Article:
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Nancy Pelosi Claps Back At Trump's January 6th Debate Response Lie With Epic Throwback

After Donald Trump lied about Nancy Pelosi during the first presidential debate, Pelosi fact checked him hard with a throwback reference to the moment she ripped up Trump's State of the Union speech.

Nancy Pelosi; Donald Trump
Anna Moneymaker/Getty Images; Kyle Mazza/Anadolu via Getty Images

After former President Donald Trump lied about Speaker Emerita Nancy Pelosi during the first presidential debate, Pelosi fact-checked him with a throwback reference to the moment she ripped up a copy of his State of the Union speech.

Trump defended his actions on January 6, 2021, the day a mob of his supporters attacked the United States Capitol on the false premise the 2020 election was stolen. He claimed he had "offered 10,000 National Guard troops and they turned it down," falsely suggesting Pelosi, then House Speaker, had hindered his ability to stop the attack.

However, Pelosi does not direct the National Guard, which is usually activated and commanded by the governors of their respective states or territories.

Pelosi soon hit back at Trump with the following remarks on X, formerly Twitter, in which she mentioned ripping up Trump's speech.

"I tore up the former president’s State of the Union address because it was a manifesto of lies. Tonight he presented another pack of lies which along, with his candidacy, must be rejected. How dare he place the blame for January 6th on anyone but himself, the inciter of an insurrection?"

You can see her post below.

The moment Pelosi ripped up Trump's speech made headlines around the world and sparked countless memes.

On the night Trump delivered his 2020 State of the Union address—notable for his use of charged and inflammatory language, particularly his claim the nation is in the grips of "American carnage"— Pelosi extended her hand as he approached the podium. Trump snubbed her, turning away without accepting it.

Pelosi, seated along with Vice President Mike Pence behind Trump's podium in the House chamber, simply smiled and sat down. And after Trump concluded his 78-minute address, she dramatically tore up the paper copy of his speech, later telling reporters "It was the courteous thing to do, considering the alternative.”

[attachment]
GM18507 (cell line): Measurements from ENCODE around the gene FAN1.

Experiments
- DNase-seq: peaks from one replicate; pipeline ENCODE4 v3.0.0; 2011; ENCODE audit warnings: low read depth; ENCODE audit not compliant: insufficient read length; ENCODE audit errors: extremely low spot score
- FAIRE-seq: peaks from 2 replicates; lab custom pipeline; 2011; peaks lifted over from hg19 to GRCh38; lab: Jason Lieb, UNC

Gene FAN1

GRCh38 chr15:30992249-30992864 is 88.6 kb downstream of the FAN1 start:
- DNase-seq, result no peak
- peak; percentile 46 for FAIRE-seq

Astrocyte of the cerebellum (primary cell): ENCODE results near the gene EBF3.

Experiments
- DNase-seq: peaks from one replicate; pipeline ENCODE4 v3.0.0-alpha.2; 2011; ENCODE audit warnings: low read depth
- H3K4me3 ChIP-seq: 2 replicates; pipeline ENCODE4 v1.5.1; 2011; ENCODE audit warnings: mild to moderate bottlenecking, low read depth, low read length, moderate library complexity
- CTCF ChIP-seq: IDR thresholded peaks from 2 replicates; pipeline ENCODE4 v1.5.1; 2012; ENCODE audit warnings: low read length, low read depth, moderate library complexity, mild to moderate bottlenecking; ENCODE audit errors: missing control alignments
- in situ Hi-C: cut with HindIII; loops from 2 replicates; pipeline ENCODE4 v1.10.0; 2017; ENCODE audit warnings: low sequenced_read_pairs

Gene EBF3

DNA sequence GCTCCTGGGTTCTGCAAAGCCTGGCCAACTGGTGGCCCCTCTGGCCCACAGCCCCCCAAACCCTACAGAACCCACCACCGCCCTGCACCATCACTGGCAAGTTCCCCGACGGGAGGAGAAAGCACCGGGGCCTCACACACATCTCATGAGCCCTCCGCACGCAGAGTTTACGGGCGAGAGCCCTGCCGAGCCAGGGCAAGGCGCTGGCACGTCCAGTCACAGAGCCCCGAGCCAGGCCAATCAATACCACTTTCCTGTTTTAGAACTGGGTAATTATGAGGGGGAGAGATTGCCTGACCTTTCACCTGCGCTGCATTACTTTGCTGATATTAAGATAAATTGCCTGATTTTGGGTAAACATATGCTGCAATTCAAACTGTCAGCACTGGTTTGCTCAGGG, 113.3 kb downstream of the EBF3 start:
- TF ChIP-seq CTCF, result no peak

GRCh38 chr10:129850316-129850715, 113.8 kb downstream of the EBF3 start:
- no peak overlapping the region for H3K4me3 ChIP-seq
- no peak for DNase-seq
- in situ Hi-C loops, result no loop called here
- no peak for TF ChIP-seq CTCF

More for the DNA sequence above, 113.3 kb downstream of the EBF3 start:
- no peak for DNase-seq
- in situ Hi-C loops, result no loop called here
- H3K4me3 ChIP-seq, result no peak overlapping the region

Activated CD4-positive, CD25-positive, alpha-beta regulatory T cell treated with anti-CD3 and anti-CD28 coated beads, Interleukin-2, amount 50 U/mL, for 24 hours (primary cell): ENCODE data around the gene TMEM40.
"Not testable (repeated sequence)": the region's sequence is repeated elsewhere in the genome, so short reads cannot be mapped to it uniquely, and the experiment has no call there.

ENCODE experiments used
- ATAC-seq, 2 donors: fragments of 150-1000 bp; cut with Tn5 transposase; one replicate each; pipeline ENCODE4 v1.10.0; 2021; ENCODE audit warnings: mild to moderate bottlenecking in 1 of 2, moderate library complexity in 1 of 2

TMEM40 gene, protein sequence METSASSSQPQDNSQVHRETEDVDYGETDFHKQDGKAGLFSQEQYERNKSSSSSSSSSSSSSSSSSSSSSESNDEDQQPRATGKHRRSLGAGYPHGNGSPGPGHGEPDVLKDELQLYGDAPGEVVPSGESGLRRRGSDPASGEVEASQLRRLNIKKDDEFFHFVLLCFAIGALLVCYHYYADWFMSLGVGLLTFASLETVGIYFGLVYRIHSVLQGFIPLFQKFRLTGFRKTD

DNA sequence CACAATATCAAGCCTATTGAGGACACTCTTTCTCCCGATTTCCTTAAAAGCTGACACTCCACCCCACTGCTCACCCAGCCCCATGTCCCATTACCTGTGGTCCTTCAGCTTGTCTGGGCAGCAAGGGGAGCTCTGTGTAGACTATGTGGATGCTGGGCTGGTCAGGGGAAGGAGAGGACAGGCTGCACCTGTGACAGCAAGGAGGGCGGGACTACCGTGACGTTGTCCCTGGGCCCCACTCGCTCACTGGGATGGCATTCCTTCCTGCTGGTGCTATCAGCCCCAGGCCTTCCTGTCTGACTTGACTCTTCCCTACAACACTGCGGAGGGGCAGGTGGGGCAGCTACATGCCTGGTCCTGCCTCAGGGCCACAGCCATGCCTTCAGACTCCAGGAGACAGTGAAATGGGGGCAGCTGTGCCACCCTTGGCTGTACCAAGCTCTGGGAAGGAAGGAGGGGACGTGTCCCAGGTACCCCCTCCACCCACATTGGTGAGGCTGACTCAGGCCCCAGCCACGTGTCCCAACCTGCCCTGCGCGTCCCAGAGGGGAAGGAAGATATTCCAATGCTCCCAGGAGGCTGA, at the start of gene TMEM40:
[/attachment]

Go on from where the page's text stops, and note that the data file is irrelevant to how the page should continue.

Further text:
Pelosi's sentiments were as relevant then as they are now—and people were quick to join her in criticizing Trump.

The animosity between Trump and Pelosi is well-documented, particularly during Trump’s presidency when she served as Speaker of the House.

His attack against her came after she said Trump and Republicans are engaging in "revisionist history" regarding the insurrection of January 6, 2021, the day a mob of Trump's supporters attacked the United States Capitol on the false premise the 2020 election had been stolen.

Trump previously accused her of "not properly securing" the Capitol on that day, falsely asserting that Pelosi could have or should have done more to prevent the attack. However, the responsibility for security lies not with Pelosi but with the Capitol Police and its board, which can request help from federal as well as Washington, D.C. authorities.

In a 2022 emailed statement to his supporters, Trump criticized the House Select Committee tasked with investigating the attack, demanding its members investigate Pelosi. At the same time, he insisted that the committee "wants nothing to do with that subject because they know it was the fault of Nancy Pelosi and, to a lesser extent, the Mayor of D.C."

While there were numerous warnings about the possibility of an attack, the Capitol Police planned only for a free speech demonstration and turned down offers of assistance from the Pentagon on two separate occasions.

Three days prior to the attack, the Pentagon had suggested deploying the National Guard. On the day of the attack, as the mob proceeded to attack the Capitol, the Pentagon suggested bringing in agents with the Federal Bureau of Investigation (FBI). The Capitol Police denied both offers of assistance, which ultimately handicapped the force's ability to contain the threat.

Aides and allies of the former president had pleaded with him to call for an end to the violence but Trump had initially resisted sending in the National Guard even as rioters grew progressively more violent.

In fact, Trump's refusal to respond, widely perceived as further evidence that he not only encouraged but ultimately endorsed the attack, forced Vice President Mike Pence to take the lead on the decision to mobilize the National Guard.

The insurrection's impact was felt even more when one of Trump's supporters, an election denier and QAnon adherent, attacked Pelosi's husband with a hammer. The suspect was later convicted of attempted murder and other charges and sentenced to 30 years in prison and 5 years of supervised release.

But Trump inflamed hostilities further by making light of the attack in remarks to his supporters, once mocking Pelosi's criticism of his immigration agenda by saying she's "against building a wall at our border even though she has a wall around her house, which obviously didn’t do a very good job.”